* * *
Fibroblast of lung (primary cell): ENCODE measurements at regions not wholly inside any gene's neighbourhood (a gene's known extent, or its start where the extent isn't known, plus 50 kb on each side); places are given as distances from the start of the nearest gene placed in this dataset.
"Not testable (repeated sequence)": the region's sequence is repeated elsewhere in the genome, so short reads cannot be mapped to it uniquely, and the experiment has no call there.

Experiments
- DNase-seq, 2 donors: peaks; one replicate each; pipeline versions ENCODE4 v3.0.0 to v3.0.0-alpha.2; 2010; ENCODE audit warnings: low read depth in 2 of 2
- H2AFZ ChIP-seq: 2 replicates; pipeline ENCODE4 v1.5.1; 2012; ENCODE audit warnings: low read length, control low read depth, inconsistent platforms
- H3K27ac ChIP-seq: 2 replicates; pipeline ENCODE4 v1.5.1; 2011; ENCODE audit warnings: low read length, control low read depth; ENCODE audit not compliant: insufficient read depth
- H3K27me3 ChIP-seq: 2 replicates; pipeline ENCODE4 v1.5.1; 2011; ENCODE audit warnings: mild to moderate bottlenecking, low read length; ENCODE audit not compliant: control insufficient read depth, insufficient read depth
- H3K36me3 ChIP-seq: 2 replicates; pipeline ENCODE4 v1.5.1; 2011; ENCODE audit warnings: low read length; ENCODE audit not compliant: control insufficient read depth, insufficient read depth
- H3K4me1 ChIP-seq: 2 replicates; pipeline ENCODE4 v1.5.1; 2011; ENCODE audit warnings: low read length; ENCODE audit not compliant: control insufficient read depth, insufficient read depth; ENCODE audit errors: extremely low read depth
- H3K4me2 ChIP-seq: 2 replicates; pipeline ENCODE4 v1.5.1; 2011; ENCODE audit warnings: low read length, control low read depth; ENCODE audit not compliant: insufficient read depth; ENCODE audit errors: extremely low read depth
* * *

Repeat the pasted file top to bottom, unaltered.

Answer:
Fibroblast of lung (primary cell): ENCODE measurements at regions not wholly inside any gene's neighbourhood (a gene's known extent, or its start where the extent isn't known, plus 50 kb on each side); places are given as distances from the start of the nearest gene placed in this dataset.
"Not testable (repeated sequence)": the region's sequence is repeated elsewhere in the genome, so short reads cannot be mapped to it uniquely, and the experiment has no call there.

Experiments
- DNase-seq, 2 donors: peaks; one replicate each; pipeline versions ENCODE4 v3.0.0 to v3.0.0-alpha.2; 2010; ENCODE audit warnings: low read depth in 2 of 2
- H2AFZ ChIP-seq: 2 replicates; pipeline ENCODE4 v1.5.1; 2012; ENCODE audit warnings: low read length, control low read depth, inconsistent platforms
- H3K27ac ChIP-seq: 2 replicates; pipeline ENCODE4 v1.5.1; 2011; ENCODE audit warnings: low read length, control low read depth; ENCODE audit not compliant: insufficient read depth
- H3K27me3 ChIP-seq: 2 replicates; pipeline ENCODE4 v1.5.1; 2011; ENCODE audit warnings: mild to moderate bottlenecking, low read length; ENCODE audit not compliant: control insufficient read depth, insufficient read depth
- H3K36me3 ChIP-seq: 2 replicates; pipeline ENCODE4 v1.5.1; 2011; ENCODE audit warnings: low read length; ENCODE audit not compliant: control insufficient read depth, insufficient read depth
- H3K4me1 ChIP-seq: 2 replicates; pipeline ENCODE4 v1.5.1; 2011; ENCODE audit warnings: low read length; ENCODE audit not compliant: control insufficient read depth, insufficient read depth; ENCODE audit errors: extremely low read depth
- H3K4me2 ChIP-seq: 2 replicates; pipeline ENCODE4 v1.5.1; 2011; ENCODE audit warnings: low read length, control low read depth; ENCODE audit not compliant: insufficient read depth; ENCODE audit errors: extremely low read depth